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Lecture: "Daily Monitoring of the Land Surface of the Earth"

Tuesday, May 9, 2017 - 11:00am to 12:00pm
Berg Auditorium, 100 Life Sciences Bldg

Joe Mascaro,

Planet is an integrated aerospace and data analytics company that operates the largest fleet of Earth-imaging satellites. With more than 140 cube-sats now in orbit, Planet is collecting approximately 50 million square kilometers of imagery per day, or 1/3 of the land surface of the Earth (3-5m per pixel, in red, green, blue and near infrared spectral bands). Later in 2017, Planet’s constellation will image the entire land surface of the Earth on a daily basis. Due to investments in cloud storage and computing, approximately 75% of imagery collected is available to Planet’s partners within 24 hours of capture through an Application Program Interface. This unique dataset has enormous applications for monitoring the status of Earth’s ecosystems and human activity. Through our Ambassadors Program*, Planet has made data available for researchers in areas as disparate as human rights monitoring in refugee camps, to assessments of the impact of hydroelectric installations, to tracking illegal gold mining in Amazon forests, to assessing the status of the cryosphere. We will share early results from Planet’s research partner network, including enhanced spatial and temporal resolution of NDVI data for agricultural health in Saudi Arabia, computation of rates of illegal deforestation in Southern Peru, estimates of tropical forest carbon stocks based on data integration with active sensors, and estimates of glacial flow rates. We synthesize the potentially enormous research and scientific value of Planet’s persistent monitoring capability, and discuss methods by which the data will be disseminated into the scientific community.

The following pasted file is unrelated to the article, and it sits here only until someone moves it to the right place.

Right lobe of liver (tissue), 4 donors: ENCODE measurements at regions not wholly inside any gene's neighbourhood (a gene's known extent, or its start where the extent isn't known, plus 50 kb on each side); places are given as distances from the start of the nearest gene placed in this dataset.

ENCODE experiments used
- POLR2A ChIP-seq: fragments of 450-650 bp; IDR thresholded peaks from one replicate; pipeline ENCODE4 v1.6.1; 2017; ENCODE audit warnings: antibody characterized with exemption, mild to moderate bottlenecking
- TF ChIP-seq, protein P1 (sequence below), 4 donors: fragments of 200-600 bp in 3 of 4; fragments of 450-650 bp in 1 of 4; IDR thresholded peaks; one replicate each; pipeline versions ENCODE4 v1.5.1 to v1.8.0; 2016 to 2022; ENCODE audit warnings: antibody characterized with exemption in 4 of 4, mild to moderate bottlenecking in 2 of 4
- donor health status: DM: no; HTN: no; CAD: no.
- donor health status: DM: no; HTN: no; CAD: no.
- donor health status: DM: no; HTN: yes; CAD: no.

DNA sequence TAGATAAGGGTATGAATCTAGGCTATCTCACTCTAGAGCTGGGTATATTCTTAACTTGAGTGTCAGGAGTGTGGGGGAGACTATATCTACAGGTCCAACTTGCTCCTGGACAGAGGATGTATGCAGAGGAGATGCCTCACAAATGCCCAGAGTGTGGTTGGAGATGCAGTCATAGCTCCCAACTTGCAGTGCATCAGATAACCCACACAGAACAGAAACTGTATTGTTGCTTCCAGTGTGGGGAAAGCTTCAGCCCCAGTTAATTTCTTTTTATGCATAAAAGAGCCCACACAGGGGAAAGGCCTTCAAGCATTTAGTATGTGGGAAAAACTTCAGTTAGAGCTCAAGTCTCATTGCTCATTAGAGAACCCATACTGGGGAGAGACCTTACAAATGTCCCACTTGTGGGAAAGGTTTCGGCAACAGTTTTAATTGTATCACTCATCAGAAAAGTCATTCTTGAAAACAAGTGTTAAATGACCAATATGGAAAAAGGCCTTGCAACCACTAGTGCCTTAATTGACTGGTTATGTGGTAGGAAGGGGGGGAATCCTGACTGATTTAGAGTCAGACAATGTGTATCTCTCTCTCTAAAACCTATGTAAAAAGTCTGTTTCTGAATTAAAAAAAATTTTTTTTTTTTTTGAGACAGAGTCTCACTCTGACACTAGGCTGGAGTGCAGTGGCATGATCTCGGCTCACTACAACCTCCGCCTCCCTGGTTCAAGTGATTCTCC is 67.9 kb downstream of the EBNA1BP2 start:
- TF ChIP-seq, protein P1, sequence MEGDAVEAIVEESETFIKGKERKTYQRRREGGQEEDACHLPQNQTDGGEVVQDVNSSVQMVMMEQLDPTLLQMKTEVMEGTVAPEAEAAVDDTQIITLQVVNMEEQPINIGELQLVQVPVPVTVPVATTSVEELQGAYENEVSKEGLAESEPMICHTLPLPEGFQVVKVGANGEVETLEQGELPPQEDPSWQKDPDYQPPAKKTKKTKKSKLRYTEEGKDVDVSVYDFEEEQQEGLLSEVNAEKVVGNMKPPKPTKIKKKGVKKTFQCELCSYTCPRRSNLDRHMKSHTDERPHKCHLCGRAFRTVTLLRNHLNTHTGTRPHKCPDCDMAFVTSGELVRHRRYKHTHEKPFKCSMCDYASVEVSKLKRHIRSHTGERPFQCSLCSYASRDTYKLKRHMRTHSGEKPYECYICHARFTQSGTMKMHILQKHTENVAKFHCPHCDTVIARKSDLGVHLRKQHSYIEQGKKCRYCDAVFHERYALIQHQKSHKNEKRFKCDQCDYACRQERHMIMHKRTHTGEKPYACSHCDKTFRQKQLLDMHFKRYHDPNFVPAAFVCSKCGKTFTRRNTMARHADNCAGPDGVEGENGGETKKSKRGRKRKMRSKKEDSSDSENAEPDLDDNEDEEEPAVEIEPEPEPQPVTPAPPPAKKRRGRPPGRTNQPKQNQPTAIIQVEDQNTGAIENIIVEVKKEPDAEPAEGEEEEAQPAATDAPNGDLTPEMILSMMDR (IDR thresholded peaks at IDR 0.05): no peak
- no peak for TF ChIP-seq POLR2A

*Penn State has recently gained access to Planet’s daily images through the Ambassador program  for all of Kenya and our Rock Springs Experimental research farm. We are collecting data with multispectral cameras on drones in both locations with the goal of testing how well satellite data predicts crops yields in developing and developed world farm settings. Joe will be here all day Tuesday and we will host a workshop in the Huck/MSC on the data. Please email David Hughes ( if you would like to join.

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